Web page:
The discovery dispute occurred during the garnishment proceedings initiated by Hawkins against Farm Bureau. No appeal was taken from the personal injury judgment in the amount of $524,176.67. Hawkins' request for nonwage garnishment from Farm Bureau is based on the theory that the insurer is indebted to Dennis because it breached its duty to act in good faith and without negligence in representing him, which resulted in an excess judgment being entered against him. Due to Farm Bureau's failure to produce documents as ordered, the district court ordered that Farm Bureau's nonwage garnishment answer be stricken and prohibited the insurer from defending itself in the garnishment proceeding. As a result, default judgment was entered against Farm Bureau in the garnishment proceeding in the amount of $474,864.65. In addition, $319,436.81 was awarded to Hawkins for costs and attorney fees pursuant to K.S.A. 40-256 on grounds that Hawkins' evidence showed that Farm Bureau was negligent and acted in bad faith in conducting Dennis' defense and in refusing without just cause to pay the full amount of the loss. After Farm Bureau filed a notice of appeal from the judgment in the garnishment proceeding, Hawkins filed in the district court a second request for nonwage garnishment on Farm Bureau funds held by FirstBank. Before Farm Bureau's supersedeas bond was approved by the Court of Appeals, and over the objection of Farm Bureau, FirstBank was ordered to pay and did pay $19,190.21 into the court, and it was disbursed to Hawkins.
With this background, we turn to Farm Bureau's first claim, that the district court abused its discretion in striking Farm Bureau's answer in the garnishment proceeding as a discovery sanction and entering default judgment. The discovery dispute with which we are concerned centered on Farm Bureau's refusal to produce the original files of Farm Bureau employees Phil Ferry and Vernon Schwartz. Farm Bureau's failure to answer interrogatories and produce other documents had been the subject of Hawkins' first motion to compel discovery, which was filed in July 1992, and which was granted by the district court's order of August 13, 1992. It appears that Farm Bureau complied in part with this order, but some documents which were ordered produced remained in contention during the subsequent discovery dispute. An unpaid fine also clouded the proceedings.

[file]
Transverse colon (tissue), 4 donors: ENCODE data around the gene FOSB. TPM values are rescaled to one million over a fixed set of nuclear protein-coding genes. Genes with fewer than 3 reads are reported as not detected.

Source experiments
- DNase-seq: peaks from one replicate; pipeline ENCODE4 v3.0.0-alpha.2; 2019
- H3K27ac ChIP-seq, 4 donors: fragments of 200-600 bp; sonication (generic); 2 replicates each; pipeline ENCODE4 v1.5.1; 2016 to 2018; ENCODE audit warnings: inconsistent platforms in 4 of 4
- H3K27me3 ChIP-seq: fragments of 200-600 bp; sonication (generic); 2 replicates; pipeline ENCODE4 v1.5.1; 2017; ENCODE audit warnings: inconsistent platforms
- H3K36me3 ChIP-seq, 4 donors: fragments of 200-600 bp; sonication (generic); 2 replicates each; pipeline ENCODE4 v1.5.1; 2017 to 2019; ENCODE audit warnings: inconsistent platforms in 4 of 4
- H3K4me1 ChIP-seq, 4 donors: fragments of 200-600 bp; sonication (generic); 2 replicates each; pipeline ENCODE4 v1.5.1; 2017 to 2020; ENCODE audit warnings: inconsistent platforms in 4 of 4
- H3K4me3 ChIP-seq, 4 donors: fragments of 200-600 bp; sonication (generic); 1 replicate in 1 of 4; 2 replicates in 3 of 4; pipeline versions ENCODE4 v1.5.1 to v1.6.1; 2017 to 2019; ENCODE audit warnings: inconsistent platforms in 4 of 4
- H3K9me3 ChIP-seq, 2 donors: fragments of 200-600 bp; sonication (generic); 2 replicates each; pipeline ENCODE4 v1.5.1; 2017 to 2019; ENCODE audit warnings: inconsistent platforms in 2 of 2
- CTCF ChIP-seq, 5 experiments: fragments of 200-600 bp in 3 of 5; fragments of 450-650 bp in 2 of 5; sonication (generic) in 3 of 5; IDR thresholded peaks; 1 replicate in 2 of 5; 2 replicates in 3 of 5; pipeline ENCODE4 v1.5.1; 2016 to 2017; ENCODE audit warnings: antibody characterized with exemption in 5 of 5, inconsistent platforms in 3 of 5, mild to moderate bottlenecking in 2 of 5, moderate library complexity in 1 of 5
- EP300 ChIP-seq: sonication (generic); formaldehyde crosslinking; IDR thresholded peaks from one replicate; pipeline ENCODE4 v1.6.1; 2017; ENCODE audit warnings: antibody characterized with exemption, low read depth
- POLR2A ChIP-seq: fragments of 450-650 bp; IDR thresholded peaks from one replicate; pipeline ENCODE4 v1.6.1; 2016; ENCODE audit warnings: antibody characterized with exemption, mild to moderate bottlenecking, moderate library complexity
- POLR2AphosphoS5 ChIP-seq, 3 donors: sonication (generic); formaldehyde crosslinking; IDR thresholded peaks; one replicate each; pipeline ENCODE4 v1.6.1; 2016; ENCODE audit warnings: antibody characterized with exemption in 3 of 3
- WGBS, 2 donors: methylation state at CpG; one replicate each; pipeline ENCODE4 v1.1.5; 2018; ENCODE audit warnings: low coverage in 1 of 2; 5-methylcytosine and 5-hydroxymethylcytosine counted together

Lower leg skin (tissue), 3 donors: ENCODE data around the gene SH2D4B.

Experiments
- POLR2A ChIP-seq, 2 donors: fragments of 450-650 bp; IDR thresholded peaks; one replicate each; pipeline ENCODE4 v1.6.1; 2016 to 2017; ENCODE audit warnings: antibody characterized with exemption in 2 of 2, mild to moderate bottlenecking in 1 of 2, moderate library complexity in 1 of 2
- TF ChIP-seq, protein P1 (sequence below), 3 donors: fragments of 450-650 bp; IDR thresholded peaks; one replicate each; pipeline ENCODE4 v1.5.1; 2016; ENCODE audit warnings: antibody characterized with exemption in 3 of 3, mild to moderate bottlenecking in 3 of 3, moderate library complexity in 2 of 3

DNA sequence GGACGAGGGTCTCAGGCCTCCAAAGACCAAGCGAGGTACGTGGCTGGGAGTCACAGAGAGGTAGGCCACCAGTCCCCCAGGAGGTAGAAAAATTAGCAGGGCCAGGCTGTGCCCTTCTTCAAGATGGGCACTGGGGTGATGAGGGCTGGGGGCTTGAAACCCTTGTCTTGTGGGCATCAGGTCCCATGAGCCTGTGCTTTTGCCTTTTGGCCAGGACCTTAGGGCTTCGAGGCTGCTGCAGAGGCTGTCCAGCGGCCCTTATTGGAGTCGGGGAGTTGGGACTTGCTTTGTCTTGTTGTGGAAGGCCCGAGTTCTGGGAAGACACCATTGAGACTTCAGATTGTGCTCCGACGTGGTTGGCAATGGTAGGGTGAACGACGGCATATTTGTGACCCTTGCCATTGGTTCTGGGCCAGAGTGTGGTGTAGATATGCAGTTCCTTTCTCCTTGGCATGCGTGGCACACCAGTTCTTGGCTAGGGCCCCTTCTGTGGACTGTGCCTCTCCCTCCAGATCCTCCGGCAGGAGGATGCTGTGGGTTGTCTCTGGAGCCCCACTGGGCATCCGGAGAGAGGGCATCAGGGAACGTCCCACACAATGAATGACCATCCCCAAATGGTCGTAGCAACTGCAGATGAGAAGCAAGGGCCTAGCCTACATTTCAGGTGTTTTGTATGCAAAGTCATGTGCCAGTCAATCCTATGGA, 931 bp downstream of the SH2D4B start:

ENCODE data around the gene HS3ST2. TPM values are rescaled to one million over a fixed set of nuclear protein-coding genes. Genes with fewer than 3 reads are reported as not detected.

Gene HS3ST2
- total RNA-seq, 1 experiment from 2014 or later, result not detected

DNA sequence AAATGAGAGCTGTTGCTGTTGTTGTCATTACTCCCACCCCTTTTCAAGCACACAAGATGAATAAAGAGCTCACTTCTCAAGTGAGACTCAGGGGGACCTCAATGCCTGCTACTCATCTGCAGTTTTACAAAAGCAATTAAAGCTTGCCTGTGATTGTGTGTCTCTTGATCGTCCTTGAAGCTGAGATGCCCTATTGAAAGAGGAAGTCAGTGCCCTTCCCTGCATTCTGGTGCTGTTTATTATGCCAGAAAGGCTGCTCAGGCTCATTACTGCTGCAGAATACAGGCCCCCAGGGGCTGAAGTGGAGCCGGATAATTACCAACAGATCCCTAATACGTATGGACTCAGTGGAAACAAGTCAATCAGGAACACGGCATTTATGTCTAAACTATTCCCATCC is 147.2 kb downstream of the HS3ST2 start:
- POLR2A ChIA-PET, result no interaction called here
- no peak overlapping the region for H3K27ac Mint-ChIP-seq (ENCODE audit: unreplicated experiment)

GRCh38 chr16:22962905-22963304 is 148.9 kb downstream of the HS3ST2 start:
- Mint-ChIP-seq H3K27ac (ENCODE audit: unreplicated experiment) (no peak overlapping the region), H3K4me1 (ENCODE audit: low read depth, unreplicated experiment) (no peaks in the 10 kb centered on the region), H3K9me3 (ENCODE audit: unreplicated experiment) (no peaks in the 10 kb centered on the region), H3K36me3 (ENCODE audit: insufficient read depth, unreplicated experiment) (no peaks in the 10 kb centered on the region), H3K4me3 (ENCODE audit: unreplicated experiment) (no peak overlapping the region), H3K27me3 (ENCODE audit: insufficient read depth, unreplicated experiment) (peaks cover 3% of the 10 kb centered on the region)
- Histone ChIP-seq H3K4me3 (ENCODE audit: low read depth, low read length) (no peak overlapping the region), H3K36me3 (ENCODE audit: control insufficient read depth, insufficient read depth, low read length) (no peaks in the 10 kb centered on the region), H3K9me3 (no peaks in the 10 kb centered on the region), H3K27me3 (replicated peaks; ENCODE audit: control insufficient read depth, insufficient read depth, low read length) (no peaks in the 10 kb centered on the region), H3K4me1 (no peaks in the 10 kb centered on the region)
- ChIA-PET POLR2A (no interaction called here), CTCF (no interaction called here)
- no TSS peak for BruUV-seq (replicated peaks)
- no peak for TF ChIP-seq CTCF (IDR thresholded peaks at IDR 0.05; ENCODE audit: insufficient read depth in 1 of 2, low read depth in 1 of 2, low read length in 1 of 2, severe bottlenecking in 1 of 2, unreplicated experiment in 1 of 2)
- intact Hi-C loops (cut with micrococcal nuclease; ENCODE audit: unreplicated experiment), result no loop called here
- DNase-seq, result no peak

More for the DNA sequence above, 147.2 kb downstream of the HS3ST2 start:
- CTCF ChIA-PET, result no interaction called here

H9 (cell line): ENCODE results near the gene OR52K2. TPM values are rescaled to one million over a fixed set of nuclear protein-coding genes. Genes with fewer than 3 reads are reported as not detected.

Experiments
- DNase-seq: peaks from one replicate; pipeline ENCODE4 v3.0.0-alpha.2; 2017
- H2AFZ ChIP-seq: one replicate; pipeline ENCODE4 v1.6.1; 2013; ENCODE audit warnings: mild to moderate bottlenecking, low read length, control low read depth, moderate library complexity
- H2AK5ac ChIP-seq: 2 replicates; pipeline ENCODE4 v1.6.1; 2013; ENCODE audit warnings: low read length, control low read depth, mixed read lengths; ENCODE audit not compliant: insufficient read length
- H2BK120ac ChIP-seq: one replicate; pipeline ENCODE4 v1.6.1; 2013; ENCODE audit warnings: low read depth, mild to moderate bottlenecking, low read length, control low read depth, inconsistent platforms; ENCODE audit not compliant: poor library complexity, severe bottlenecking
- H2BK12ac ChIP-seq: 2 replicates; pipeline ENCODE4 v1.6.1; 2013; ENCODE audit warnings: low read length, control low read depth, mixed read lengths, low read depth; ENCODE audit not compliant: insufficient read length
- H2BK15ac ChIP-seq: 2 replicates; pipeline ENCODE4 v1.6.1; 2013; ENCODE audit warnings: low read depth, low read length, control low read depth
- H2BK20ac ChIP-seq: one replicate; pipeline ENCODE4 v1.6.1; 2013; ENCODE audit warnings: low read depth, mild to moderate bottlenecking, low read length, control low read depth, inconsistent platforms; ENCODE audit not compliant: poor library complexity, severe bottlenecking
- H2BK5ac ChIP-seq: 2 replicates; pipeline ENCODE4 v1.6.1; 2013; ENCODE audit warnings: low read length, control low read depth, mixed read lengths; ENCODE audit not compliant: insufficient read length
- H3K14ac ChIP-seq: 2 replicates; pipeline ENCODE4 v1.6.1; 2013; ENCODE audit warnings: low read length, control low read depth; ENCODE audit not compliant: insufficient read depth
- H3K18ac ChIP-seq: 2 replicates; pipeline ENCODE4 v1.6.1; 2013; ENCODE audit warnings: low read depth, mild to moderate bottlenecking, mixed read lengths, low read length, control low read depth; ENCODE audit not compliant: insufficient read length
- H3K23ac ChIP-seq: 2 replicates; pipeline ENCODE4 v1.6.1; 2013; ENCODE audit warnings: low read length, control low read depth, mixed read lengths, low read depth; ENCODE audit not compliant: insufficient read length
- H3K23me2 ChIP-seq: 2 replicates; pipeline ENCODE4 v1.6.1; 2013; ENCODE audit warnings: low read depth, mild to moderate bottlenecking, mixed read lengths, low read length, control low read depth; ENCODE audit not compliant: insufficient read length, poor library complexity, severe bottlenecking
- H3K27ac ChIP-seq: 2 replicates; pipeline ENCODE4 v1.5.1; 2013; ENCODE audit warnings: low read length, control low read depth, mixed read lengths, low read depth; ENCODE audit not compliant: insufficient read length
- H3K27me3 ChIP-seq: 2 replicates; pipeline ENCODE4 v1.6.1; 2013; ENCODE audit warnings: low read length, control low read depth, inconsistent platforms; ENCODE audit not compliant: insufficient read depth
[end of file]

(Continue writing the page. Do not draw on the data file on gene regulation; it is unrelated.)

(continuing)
The discovery process, described as "tortuous" by the Court of Appeals, started on July 24, 1992, when Hawkins filed a motion to compel discovery due to Farm Bureau's failure to respond to a request for documents and interrogatories. What followed is set out in the Court of Appeals opinion as follows:
"A hearing on Hawkins' motion to compel was noticed for August 5, 1992. Farm Bureau did not appear at that hearing. The trial court, after concluding that notice of the hearing had been reasonable, granted Hawkins' request and ordered Farm Bureau to respond on or before August 25, 1992. The court also awarded $400 in attorney fees and expenses.
"The requested documents and interrogatories were mailed on August 25, 1992. After reviewing the interrogatories, Hawkins' counsel found that a set of the interrogatories had not been signed and documents that were to be attached to the interrogatories were not attached. It was later discovered that defense counsel had erroneously given Hawkins an unsigned draft copy of the original interrogatories.
"A controversy would later arise as a result of two of the answers to the request for documents. Request number 6 sought all claims manuals or other publications setting out the policies and procedures for investigating and adjusting automobile liability claims. Request number 7 sought all manuals or other written materials describing the procedures for handling third-party liability claims believed to be in excess of the liability insurance limits provided by the policy.
"Farm Bureau's response to both requests was that no such documents had been located that were in use at the time of the accident, the claim, or the suit. Farm Bureau later claimed it did not produce certain manuals because they were not current and, therefore, not within the scope of the interrogatories.
"A second confrontation over discovery occurred on November 19, 1992, which is pivotal in this appeal. Hawkins' counsel was taking the deposition of Ferry. Pursuant to a subpoena, Ferry brought his original file to the deposition. Ferry's original file was marked as Hawkins' Exhibit number 1. A second file belonging to Ferry's supervisor, Vern Schwartz, was marked as Hawkins' Exhibit number 2.
"At the conclusion of the deposition, Hawkins' counsel requested that Exhibits 1 and 2 be given to the court reporter to be copied and the copies attached to the deposition. Farm Bureau's counsel, Mr. Hasty, refused and withdrew the originals. Farm Bureau argued that Hawkins had been given the opportunity to verify the copies that had been produced previously were copies of the originals and had been given the opportunity to compare those with the original file documents present at the deposition. The following colloquy took place between opposing counsel:
`MR. WILLIAM GRAYBILL: I offer both Plaintiff Exhibits 1 and 2. That's all the questions I have.